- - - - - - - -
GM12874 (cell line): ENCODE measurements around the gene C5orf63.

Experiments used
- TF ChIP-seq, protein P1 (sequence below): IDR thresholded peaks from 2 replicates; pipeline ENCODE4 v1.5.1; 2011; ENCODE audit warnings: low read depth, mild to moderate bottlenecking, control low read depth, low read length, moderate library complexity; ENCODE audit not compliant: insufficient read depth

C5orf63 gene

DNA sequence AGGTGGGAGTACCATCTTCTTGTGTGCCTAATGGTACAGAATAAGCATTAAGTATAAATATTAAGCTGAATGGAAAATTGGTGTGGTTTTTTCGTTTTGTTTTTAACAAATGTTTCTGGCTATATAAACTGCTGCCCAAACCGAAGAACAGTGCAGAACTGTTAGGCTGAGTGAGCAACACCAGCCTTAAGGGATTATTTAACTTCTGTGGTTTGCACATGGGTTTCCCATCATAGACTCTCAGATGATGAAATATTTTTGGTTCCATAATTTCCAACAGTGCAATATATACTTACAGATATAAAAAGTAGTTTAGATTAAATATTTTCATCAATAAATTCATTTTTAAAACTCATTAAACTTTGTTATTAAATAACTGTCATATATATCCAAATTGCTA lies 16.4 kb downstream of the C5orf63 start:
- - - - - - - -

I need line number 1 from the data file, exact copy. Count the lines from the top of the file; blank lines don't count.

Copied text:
GM12874 (cell line): ENCODE measurements around the gene C5orf63.